senate Bill S3305

2011-2012 Legislative Session

Requires employers to authorize absence from or lateness to work if such absence or lateness was due to responding to an emergency as a volunteer

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Archive: Last Bill Status - In Committee


  • Introduced
  • In Committee
  • On Floor Calendar
    • Passed Senate
    • Passed Assembly
  • Delivered to Governor
  • Signed/Vetoed by Governor

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Assembly Actions - Lowercase
Senate Actions - UPPERCASE
Jan 04, 2012 referred to labor
Feb 15, 2011 referred to labor

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S3305 - Bill Details

See Assembly Version of this Bill:
A5306
Current Committee:
Law Section:
Labor Law
Laws Affected:
Add ยง202-l, Lab L
Versions Introduced in 2009-2010 Legislative Session:
S4988, A9856

S3305 - Bill Texts

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Requires employers to authorize absence from or lateness to work if such absence or lateness was due to responding to an emergency as a volunteer firefighter or ambulance worker.

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BILL NUMBER:S3305

TITLE OF BILL:
An act
to amend the labor law, in relation to prohibiting an employer from
terminating an employee who also is a volunteer firefighter or a
volunteer provider of emergency medical services when that employee
misses or is late to work because of an emergency to which the employee
was dispatched

PURPOSE:
The legislation is designed to ensure volunteer firefighters
and EMS responders won't lose their paying jobs simply because they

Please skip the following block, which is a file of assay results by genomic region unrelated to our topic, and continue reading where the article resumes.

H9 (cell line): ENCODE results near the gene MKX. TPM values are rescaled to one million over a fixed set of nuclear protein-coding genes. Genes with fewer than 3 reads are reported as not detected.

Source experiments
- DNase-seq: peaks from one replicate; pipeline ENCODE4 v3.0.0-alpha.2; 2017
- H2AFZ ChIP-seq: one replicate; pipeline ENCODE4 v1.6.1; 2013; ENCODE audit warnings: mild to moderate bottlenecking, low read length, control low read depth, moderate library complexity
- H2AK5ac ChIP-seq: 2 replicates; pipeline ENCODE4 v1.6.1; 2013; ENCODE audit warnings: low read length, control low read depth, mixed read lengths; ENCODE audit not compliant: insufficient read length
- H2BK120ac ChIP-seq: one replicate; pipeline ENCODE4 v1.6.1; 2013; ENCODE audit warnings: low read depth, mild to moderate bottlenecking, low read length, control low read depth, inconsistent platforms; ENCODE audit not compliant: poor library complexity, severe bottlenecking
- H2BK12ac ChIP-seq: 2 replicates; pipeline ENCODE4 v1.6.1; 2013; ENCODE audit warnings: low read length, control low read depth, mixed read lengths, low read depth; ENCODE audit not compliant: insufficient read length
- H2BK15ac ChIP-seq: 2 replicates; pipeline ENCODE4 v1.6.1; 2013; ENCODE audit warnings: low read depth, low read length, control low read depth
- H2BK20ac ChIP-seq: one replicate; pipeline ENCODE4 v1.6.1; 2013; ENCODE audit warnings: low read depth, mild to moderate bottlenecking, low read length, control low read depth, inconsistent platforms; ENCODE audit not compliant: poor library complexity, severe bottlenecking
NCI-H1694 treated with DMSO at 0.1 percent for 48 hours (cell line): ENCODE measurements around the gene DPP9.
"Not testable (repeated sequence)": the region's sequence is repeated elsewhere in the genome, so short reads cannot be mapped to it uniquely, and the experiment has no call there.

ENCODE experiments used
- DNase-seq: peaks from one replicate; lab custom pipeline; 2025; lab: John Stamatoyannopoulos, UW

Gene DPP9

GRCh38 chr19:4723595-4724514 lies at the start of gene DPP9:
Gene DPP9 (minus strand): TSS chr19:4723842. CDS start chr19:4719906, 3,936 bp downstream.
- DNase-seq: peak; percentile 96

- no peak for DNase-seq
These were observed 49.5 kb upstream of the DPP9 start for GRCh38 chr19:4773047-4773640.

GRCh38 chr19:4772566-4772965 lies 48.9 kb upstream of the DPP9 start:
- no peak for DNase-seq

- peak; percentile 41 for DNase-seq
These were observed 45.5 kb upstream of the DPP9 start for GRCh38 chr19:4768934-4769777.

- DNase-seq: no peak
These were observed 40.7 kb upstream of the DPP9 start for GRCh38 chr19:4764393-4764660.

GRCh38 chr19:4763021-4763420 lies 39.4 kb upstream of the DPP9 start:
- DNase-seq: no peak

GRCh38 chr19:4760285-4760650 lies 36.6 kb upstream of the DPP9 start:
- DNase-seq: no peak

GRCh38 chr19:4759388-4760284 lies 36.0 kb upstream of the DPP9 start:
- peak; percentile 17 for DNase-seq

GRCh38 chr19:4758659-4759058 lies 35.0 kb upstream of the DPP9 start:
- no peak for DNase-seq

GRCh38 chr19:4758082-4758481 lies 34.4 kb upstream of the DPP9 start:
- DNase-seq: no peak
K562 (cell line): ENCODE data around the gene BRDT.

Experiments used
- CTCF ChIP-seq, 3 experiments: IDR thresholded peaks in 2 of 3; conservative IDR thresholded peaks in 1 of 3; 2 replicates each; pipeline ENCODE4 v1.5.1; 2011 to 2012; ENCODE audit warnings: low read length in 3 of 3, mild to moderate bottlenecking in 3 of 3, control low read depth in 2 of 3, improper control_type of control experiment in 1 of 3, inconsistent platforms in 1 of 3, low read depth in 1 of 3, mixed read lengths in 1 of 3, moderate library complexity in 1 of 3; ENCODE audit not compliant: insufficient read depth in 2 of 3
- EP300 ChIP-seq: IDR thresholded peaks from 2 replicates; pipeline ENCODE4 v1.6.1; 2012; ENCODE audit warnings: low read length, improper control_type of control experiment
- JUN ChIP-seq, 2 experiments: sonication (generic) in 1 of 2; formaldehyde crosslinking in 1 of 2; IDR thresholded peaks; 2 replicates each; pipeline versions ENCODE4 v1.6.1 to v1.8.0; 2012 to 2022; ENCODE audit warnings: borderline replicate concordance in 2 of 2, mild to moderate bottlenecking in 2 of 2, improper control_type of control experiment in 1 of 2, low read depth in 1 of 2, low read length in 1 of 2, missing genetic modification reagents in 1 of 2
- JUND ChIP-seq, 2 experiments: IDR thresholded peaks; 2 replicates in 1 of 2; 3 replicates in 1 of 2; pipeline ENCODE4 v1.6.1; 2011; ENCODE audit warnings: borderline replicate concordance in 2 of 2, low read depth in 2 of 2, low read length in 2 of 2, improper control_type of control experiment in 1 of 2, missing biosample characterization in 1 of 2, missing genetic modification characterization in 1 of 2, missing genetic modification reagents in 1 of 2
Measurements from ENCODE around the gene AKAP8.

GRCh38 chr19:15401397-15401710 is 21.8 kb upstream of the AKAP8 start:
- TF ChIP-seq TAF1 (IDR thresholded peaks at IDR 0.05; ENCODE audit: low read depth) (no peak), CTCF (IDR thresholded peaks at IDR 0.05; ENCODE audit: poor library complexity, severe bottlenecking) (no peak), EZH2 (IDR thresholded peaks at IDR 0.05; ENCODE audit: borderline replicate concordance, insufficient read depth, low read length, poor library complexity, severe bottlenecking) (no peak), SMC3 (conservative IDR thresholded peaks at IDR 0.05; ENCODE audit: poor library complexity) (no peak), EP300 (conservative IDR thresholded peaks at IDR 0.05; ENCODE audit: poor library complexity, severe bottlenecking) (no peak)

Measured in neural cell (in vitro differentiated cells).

were late or missed work while performing their duties.

SUMMARY OF PROVISIONS:
Section 1. The labor law is amended by adding a
new section 202-1 to read as follows:

Section 202-1. Authorized absence. 1. If an employee is absent from or
late to his or her employment due to his or her engaging in the
actual performance of his or her duties as (a) volunteer firefighter,
or (b) an enrolled member of a volunteer ambulance service pursuant
to article thirty of the public health law, an employer shall be
prohibited from terminating such employee solely on the basis of such
absence or lateness.

2. The entire period of the authorized absence may be charged against
any other leave such employee is otherwise entitled to, and such
authorized absence shall include travel both to and from such duties
performed in his or her capacity as a volunteer. At the employer's
request the employee must provide the employer with a statement from
the head of the volunteer firefighter or volunteer ambulance service,
as applicable, stating the employee responded to an emergency at the
time of such response.

3. In the event that the employee does not have accrued time to offset
any time lost in an emergency response the employer must either, at
its option: (a) grant at least three hours of authorized absence in
any twelve month period to an employee who has engaged in a volunteer
response or (b) allow its employees without use of accumulated leave
time an authorized absence for volunteer response during work hours
at least two times per calendar year.

4. The commissioner is hereby authorized to establish any necessary
guidelines, including requirements for documentation of the emergency
response, validation of accrued leave, and the conditions of
dismissal and procedures for an employee to seek reinstatement and
reimbursement if dismissed on the basis of an authorized absence.

JUSTIFICATION:

There are numerous examples of volunteers being
discharged on the basis of tardiness or absenteeism even though the
response was bona fide and in response to a dispatch from the Chief
or appropriate person in charge.

The threat of losing a job has a chilling effect on response at a time
when more that than 80 percent of New York State's geography is
covered by volunteer response. Volunteers are frontline first
responders and cannot be replaced without enormous cost to local
governments at a time when the State is in the throes of a budget
crisis.